In early August, I released my 1st Line – the five key priority areas that will be the focus of my first year, all centered around making ice hockey a truly global sport (you can download it here). I then spent these last weeks speaking with the leadership of MNAs around the world. I know this election is important to each of you and your time is valuable – so thank you for your feedback, your ideas, and your time.
From these discussions, it became even more clear to me that we have a big opportunity right in front of us that would tackle an issue that has been raised by many of you, and that would have a huge impact in breaking down the barriers to making our sport more global.
My Proposal: Starting from Division 1B and down (except the Senior Men’s 1B), the World Championships, in all categories, would be played once every second year. In years when it is not played, participating MNAs would receive direct development funds from the IIHF.
This proposal was unexpectedly tested due to the COVID-19 pandemic, as we had to cancel our World Championships in 2020 and participating MNAs instead received a lump-sum payment from the IIHF. The feedback was very positive and proved the potential success of this new model.
The IIHF is currently one of the only international sports federations that hosts World Championships, in all categories, every year. This creates a lot of playing opportunities for nations at all levels, but it also requires a lot of time, energy, and money for these same nations.
I said from the beginning of my campaign that I believe we need courage, energy and strong leadership if we want to move hockey forward. These weren’t just words. This proposal is a bold step but one I believe will have a positive impact for us all.
How would this proposal work?
♦ In the year when the World Championships aren’t played, each participating MNA would receive USD 40,000 for each tournament they participated in the previous year.
♦ This amount comes directly from IIHF to the MNAs – the funds come from the savings of not hosting as many tournaments every year.
♦ Only having a World Championship every second year would free up MNA resources – time, energy, and money – to focus on other development opportunities.
♦ The change in frequency of our World Championships would be implemented as soon as possible, ideally as soon as 2023.
♦ The top-levels would continue to play every year as these top-tier events are fundamental to our sport.
Let’s look at an example of the impact of this proposal for an MNA. Imagine a country that has five teams (Senior Men, Senior Women, U20 Men, U18 Men and U18 Women) that take part in a World Championships every year in a lower division. This means that every year the main focus of this MNA is to get these five teams to the respective World Championships, which leaves few resources available for other development initiatives. Under the new proposal, this MNA would continue to play at the international level every second year, while in the other year they would receive USD 200,000 for the development of ice hockey in their country.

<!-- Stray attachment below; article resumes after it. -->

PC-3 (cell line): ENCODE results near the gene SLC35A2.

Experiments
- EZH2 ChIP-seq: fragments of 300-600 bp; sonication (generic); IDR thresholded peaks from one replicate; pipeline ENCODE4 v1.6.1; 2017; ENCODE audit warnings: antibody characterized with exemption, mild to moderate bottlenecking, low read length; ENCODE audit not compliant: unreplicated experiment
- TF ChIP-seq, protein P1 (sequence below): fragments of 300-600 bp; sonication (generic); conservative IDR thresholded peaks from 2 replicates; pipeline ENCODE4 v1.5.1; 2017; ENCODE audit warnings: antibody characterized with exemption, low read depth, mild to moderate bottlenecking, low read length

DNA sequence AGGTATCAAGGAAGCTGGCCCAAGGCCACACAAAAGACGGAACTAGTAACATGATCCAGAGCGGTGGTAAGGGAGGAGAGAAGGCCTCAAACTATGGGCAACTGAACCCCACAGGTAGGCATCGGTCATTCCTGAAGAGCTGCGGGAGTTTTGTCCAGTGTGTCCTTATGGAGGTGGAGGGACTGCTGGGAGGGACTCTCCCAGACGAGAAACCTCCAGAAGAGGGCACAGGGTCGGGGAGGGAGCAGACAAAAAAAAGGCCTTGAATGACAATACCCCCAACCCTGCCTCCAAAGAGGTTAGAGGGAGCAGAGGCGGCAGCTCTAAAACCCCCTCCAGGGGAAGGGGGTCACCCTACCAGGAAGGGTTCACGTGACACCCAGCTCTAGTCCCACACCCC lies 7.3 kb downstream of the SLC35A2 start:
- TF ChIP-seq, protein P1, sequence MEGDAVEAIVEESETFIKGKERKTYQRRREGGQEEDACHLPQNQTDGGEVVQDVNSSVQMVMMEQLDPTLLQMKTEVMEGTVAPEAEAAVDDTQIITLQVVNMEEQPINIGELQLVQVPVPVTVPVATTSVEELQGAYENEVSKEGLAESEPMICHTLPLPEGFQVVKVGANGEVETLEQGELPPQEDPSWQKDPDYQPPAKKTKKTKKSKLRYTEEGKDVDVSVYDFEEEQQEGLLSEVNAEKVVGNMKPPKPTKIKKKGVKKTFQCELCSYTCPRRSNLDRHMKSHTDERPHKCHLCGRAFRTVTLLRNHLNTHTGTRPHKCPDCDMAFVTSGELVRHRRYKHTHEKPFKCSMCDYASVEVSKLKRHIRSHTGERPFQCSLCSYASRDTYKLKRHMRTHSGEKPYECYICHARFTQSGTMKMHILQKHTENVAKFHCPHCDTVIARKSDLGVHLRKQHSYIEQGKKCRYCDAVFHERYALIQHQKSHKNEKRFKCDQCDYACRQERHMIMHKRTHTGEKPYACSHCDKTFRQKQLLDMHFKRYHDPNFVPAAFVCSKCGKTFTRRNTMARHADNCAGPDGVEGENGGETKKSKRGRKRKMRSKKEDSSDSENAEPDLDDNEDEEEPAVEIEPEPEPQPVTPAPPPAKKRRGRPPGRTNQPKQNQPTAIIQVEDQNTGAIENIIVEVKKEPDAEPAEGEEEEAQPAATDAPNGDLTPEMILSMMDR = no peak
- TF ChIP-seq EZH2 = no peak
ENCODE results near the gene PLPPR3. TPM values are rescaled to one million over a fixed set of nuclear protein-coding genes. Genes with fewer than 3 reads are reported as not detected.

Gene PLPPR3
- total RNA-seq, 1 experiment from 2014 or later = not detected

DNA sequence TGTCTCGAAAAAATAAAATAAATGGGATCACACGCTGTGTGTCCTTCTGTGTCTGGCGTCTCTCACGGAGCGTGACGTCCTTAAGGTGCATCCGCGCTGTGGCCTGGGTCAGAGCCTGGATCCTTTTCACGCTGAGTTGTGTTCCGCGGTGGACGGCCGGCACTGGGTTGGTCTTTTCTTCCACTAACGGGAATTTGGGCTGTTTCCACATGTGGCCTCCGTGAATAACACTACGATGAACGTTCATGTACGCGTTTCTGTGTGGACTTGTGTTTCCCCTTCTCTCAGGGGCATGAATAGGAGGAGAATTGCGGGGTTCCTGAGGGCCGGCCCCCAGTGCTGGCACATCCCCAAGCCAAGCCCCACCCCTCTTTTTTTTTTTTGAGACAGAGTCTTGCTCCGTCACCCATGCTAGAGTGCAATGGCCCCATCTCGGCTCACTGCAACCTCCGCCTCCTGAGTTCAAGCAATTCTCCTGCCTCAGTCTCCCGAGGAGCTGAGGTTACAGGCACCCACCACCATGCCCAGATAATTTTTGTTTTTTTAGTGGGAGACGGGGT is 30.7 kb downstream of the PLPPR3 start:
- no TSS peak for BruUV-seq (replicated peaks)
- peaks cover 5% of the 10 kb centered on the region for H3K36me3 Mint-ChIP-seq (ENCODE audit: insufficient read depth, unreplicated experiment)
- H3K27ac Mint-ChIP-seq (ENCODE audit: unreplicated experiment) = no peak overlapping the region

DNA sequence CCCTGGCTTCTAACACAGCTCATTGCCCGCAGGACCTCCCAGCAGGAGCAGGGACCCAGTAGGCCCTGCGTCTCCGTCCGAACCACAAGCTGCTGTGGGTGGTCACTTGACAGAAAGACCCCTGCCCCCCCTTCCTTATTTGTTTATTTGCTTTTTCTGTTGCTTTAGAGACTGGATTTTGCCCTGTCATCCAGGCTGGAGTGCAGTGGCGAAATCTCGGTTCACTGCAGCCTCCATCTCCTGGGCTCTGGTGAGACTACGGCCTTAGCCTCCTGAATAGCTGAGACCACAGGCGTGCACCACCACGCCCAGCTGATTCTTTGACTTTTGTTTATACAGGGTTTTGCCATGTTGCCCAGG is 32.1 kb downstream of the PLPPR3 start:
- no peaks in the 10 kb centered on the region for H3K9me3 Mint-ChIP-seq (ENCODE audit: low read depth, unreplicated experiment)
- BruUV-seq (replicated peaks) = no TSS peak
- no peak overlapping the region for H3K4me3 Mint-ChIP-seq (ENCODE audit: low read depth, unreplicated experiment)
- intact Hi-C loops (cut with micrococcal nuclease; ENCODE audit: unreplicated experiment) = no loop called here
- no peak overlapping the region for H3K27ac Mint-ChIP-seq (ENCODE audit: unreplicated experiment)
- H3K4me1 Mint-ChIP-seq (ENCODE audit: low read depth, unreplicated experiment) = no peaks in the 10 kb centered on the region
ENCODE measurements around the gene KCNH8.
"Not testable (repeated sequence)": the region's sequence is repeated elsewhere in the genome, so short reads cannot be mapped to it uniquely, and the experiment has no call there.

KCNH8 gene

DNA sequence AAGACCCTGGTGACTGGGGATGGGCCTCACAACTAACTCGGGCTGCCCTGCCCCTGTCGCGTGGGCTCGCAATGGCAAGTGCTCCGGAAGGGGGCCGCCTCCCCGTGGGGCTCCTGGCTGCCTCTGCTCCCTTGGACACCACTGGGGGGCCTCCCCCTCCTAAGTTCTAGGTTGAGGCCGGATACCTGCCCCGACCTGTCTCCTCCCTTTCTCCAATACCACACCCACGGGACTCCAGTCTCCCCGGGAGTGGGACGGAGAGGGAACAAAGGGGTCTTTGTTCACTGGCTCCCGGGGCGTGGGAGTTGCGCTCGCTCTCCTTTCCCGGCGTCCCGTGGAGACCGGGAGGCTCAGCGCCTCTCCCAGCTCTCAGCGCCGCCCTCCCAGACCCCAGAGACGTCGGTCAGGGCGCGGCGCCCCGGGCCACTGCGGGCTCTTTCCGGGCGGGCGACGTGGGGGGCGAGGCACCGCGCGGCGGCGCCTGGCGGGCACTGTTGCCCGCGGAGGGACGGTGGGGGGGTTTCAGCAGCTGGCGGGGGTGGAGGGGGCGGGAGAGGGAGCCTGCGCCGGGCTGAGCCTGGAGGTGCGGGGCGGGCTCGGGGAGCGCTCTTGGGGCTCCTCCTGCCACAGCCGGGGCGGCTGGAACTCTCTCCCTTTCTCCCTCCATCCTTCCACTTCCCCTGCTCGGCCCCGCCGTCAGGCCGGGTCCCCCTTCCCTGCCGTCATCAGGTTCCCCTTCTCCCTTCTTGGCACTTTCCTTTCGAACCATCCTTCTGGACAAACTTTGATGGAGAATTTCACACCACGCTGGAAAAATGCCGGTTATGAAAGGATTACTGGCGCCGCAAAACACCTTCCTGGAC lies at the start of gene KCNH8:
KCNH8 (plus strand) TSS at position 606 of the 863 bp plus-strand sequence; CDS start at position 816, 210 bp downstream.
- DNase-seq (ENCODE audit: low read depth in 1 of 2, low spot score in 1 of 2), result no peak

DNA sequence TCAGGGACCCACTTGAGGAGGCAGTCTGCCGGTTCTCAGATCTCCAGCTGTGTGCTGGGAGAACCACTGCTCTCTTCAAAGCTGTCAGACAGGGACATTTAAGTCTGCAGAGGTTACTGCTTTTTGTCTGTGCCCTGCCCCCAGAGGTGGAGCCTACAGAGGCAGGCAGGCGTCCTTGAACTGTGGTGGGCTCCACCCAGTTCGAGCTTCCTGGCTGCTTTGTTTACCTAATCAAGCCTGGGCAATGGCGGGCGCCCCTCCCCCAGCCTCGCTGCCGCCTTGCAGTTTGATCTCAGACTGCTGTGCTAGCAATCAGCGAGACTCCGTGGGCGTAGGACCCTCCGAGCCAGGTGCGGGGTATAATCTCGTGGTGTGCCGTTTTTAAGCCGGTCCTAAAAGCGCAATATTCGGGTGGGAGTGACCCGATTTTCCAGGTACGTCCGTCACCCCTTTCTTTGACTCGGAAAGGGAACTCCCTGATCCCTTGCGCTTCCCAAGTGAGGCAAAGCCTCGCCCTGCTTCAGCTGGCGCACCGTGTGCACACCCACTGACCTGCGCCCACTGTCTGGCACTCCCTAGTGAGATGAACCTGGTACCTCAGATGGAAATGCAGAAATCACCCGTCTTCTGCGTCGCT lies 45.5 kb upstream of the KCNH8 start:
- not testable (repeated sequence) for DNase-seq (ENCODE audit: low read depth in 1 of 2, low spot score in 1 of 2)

This proposal isn’t about saving money or taking away playing opportunities. It is about freeing up resources – time, energy and money – for the long-term development of the MNAs and ice hockey globally. Another knock-on effect of the proposal would be the opportunity for the IIHF to increase the prize money for top divisions – to USD 10 million, an increase of 30% – as well as to introduce prize money for the top Senior Women Divisions, thus protecting the long-term success of our top events and top nations.
Let’s take a bold move to change how we do things so that together we can make ice hockey truly global. As always, I look forward to your feedback. I am now finalising my next proposal which will focus on strengthening our Olympic position. You will hear from me again soon on this next topic.
Henrik Bach Nielsen
Candidate for IIHF President
Since the launch of my candidacy for IIHF President, a few questions have come up repeatedly. Here, I share these frequently asked questions – and my answers – with you. If you have a question you would like answered, please send it to me.
Has ice hockey in Denmark really broken any barriers?
It would be easy for me to claim that under my leadership we have broken barriers – so instead I let our results speak for themselves.
In the last 10 years, under my leadership, the Danish Hockey Union’s revenues have tripled, the number of arenas across the country has increased by 40% (from 17 to 28) and the number of registered players has increased by 50% (from 4000 to 6000).
On the ice, during this same period, our Senior Men’s team has played in the Top Division every year (making it to the quarterfinals twice), our Senior Women’s Team are playing right now in the Top Division and our U20 Men’s Team spent five years in the Top 10.
In 2018, we hosted the first IIHF Ice Hockey World Championship in Denmark. This was a first for our country, but also a first for IIHF – that a rising nation of our size had the ability and desire to host this top event. It was a big success and showed the positive impact that having more nations hosting our top events brings to our sport globally. We look forward to hosting again in 2025, together with Sweden.
Since becoming President of the Danish Ice Hockey Union, with the support of my strong and ambitious team, we have broken barriers and we continue to move forward to take ice hockey to new levels in Denmark.
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